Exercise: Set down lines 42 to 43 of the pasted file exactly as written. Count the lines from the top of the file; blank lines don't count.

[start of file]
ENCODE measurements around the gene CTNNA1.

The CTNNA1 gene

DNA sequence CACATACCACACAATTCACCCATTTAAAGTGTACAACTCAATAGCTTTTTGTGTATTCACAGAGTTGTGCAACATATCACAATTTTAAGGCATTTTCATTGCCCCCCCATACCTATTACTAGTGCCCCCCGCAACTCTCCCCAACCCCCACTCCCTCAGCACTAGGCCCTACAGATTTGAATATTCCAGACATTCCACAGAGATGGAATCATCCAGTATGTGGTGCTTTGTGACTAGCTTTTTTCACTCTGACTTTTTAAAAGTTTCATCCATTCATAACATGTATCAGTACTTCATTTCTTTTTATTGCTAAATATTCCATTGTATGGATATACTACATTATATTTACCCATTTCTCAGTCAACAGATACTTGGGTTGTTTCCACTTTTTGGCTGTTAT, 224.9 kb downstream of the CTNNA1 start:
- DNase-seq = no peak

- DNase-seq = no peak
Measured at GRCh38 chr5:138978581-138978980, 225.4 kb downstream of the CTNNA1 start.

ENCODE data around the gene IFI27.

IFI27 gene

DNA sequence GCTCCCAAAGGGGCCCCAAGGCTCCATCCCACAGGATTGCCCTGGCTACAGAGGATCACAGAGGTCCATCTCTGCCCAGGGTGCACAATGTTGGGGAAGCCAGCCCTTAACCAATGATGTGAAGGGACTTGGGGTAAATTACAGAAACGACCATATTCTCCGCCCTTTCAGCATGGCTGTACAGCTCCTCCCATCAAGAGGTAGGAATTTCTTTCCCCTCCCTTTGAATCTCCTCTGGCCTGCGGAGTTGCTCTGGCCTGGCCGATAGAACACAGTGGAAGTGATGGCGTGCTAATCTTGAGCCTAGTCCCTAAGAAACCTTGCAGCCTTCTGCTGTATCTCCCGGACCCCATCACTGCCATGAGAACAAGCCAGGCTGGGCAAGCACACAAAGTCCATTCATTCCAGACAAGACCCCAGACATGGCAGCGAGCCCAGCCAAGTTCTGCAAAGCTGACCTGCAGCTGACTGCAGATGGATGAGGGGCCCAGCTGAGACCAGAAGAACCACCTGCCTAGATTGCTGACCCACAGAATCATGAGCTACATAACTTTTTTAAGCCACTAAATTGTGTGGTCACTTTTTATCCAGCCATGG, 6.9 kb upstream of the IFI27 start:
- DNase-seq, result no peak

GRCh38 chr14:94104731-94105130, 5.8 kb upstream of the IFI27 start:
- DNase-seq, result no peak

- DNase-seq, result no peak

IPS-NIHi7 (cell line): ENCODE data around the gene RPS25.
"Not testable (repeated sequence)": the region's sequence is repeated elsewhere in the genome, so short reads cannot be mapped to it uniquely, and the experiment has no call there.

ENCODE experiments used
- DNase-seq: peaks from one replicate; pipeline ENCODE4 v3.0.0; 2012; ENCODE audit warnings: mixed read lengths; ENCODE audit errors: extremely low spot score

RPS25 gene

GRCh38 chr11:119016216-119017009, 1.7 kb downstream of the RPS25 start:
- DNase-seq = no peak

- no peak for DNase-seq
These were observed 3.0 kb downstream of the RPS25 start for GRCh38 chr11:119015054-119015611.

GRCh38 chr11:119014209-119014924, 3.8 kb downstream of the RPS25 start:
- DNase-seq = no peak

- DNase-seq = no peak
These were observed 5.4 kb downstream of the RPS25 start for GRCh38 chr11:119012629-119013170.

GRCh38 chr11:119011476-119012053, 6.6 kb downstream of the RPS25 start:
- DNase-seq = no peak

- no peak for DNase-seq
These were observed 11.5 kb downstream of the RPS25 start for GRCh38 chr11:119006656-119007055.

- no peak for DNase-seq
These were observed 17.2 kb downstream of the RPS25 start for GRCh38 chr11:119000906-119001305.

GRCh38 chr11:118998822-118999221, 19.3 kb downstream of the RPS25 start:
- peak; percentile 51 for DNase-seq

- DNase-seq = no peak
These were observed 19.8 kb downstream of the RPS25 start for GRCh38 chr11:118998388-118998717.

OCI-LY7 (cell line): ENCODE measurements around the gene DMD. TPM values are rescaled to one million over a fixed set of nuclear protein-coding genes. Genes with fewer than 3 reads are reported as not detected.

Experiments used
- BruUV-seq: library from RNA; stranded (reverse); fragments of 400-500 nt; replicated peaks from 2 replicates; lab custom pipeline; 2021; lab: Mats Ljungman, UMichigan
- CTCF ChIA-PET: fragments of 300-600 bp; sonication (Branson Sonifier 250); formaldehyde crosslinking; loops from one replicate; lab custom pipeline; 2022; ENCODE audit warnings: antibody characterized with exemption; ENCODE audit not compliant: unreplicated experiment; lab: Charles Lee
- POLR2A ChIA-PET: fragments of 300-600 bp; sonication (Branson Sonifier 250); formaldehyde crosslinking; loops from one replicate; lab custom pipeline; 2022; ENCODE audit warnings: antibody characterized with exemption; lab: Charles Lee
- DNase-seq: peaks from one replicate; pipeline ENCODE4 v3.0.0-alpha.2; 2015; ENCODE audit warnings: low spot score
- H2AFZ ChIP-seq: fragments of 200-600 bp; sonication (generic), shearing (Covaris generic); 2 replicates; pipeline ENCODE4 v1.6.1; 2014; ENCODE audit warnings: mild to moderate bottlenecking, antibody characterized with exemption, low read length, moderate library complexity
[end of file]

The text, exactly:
- DNase-seq: peaks from one replicate; pipeline ENCODE4 v3.0.0-alpha.2; 2015; ENCODE audit warnings: low spot score
- H2AFZ ChIP-seq: fragments of 200-600 bp; sonication (generic), shearing (Covaris generic); 2 replicates; pipeline ENCODE4 v1.6.1; 2014; ENCODE audit warnings: mild to moderate bottlenecking, antibody characterized with exemption, low read length, moderate library complexity